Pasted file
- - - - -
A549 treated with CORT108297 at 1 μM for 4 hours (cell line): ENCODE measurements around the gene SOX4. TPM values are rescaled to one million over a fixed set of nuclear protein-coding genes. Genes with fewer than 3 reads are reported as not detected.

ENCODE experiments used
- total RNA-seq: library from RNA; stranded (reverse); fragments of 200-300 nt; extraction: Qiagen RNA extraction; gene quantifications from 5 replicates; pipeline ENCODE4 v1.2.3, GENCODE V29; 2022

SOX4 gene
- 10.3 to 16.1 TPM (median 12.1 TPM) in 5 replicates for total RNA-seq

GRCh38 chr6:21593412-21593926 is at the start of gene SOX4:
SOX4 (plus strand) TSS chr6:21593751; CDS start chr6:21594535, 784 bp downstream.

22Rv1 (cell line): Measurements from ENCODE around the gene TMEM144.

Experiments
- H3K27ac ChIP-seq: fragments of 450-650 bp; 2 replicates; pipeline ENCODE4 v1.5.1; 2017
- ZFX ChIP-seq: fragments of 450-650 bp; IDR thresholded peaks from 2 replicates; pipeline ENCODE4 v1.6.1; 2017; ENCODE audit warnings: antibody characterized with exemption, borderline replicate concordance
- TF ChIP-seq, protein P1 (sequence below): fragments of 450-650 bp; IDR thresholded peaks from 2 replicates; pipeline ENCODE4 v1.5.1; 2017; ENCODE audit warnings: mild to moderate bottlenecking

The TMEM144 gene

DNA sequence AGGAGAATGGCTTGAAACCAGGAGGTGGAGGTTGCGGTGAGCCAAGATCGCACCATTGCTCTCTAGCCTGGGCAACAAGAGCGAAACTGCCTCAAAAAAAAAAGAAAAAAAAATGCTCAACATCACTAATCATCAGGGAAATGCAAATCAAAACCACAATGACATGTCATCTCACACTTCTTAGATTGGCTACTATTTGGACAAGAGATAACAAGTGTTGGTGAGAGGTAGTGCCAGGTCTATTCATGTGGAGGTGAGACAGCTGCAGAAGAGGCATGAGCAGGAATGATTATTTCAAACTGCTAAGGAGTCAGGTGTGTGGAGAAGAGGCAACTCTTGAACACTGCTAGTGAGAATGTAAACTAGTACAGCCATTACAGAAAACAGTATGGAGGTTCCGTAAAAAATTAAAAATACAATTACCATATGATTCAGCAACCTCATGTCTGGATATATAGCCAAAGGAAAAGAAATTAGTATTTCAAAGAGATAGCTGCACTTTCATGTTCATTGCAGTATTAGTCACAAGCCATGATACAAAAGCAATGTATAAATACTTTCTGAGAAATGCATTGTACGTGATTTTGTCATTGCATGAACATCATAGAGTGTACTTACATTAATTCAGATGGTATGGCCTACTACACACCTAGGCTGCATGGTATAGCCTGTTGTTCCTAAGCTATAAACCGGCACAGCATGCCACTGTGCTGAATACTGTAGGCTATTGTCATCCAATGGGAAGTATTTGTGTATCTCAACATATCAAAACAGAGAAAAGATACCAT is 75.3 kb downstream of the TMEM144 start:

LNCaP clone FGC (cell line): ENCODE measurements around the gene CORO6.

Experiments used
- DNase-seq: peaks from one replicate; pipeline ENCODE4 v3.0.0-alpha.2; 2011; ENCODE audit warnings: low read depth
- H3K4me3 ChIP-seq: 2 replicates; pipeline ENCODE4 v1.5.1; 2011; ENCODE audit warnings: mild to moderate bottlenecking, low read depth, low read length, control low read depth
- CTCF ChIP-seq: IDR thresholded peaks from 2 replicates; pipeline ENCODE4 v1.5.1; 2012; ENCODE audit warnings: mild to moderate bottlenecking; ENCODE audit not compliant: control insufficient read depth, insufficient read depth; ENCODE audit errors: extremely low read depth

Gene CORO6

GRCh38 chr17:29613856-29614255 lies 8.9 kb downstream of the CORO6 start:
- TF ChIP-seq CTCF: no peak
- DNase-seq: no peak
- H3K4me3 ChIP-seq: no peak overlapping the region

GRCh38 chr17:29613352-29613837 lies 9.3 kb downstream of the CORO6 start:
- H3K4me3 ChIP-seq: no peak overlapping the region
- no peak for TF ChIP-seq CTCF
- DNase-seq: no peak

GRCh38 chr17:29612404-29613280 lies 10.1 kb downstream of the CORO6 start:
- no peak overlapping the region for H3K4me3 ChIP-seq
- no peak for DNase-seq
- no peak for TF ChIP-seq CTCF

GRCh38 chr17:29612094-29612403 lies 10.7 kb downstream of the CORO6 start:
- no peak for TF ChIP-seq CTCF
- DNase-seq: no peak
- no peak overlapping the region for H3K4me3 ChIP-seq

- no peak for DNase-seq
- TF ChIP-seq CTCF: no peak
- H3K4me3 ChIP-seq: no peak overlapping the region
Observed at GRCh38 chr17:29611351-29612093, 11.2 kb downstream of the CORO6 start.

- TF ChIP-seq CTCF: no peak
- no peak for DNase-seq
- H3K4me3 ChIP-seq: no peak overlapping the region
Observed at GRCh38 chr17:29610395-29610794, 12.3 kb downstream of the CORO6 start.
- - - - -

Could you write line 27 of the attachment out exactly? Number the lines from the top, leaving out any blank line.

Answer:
- no peak for TF ChIP-seq CTCF